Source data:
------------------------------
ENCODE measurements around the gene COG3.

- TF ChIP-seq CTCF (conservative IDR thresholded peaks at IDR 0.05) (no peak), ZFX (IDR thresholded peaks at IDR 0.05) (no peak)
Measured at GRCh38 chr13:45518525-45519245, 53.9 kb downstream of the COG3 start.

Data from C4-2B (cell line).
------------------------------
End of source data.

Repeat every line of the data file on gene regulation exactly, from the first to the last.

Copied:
ENCODE measurements around the gene COG3.

- TF ChIP-seq CTCF (conservative IDR thresholded peaks at IDR 0.05) (no peak), ZFX (IDR thresholded peaks at IDR 0.05) (no peak)
Measured at GRCh38 chr13:45518525-45519245, 53.9 kb downstream of the COG3 start.

Data from C4-2B (cell line).